To the casual summer road-tripper passing through Spokane, our city seems downright ordinary. The coffee stands, gas stations, city buses, churches, graffiti and panhandlers are all part of an average Inland Northwest life. Golly, there is even enough visible "diversity" to seem big-time compared to North Idaho. But scratch the surface of this normalcy, and you will find something far more sinister at work. Some might even call it a war, and the target is on the backs of the poor.
So stealthy is the sustained effort to clean up the streets of "undesirables" that even some poor people find themselves duped by this month's cause to "Give Real Change." Cloaked in charitable language and good intentions, this movement was launched by the Downtown Spokane Partnership last week as a campaign to discourage people from giving money to panhandlers. The effort is supposed to starve people off the streets and force them into homeless shelters or agencies that are ready and able to serve their every need. Rhetoric aside, who does an anti-panhandling crusade really benefit?
This monthlong emphasis is part of a larger movement that is powering through our city like a morning street sweeper. So what happens when the people are all swept up and we have our Pleasantville utopia? What happens to the people who aren't whizzing around nabbing their morning Starbucks and snapping that occasional red-light selfie? They get left behind. In fact, as you read this, life is getting a lot more difficult for people in Spokane who, by any definition, don't have it easy.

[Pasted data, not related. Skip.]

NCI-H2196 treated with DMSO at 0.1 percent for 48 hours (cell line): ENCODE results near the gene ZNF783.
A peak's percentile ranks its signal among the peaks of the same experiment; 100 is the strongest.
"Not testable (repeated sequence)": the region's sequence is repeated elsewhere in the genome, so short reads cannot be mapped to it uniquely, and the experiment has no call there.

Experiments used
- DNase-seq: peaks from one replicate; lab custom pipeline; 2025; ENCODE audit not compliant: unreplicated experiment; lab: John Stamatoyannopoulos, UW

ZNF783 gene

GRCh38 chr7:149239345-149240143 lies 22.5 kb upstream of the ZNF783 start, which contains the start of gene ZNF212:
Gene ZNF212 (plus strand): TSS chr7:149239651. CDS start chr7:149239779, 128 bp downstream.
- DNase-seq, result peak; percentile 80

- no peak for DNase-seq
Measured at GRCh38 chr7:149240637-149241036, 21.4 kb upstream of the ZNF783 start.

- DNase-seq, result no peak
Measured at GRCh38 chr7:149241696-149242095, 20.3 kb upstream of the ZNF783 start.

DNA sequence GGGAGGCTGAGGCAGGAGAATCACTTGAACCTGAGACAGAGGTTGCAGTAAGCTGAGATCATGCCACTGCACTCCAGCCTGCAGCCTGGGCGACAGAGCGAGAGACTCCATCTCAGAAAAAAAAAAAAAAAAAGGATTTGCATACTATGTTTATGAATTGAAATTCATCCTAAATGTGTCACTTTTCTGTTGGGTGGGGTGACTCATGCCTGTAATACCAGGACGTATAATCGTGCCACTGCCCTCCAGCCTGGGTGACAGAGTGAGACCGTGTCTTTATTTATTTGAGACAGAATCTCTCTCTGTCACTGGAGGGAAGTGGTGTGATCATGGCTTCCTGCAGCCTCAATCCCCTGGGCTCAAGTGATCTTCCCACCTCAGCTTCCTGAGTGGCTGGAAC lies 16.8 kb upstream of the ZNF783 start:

Per the usual system of levying solutions on oppressed groups from a perspective of privilege, all three of the recent strikes against the poor have been paraded about as positive change. Strike 1 was the sit/lie ordinance criminalizing sitting or lying down on public sidewalks for 18 out of 24 hours each day. Strike 2 was public officials delaying the renovation of the downtown bus hub as part of their plan for moving it — and the passengers — out of the downtown area. Strike 3 was this camouflaged "Give Real Change" campaign.
In the month of August, we will be reminded by a variety of propaganda materials that we have the option, right and even civic duty to not give to panhandlers. If you agree with this premise, then please don't roll up your window and forget to at least give to a local charity of choice.
However, to find real, sustainable solutions for economic advancement in our area, perhaps we should ask the experts on struggle themselves. Empowerment and upward mobility come by way of personal agency, education and choice, and we as humans operate on the basic need to have the opportunity for self-determination. If we don't want to include the public opinion of the poor, we should admit that our charity is possibly more self-serving than helpful. As my dad always said: "You can't eat someone's good intentions." ♦
Rachel Dolezal, formerly of the Human Rights Education Institute in Coeur d'Alene, is an award-winning artist and activist who teaches courses in art, Africana history and culture at area universities.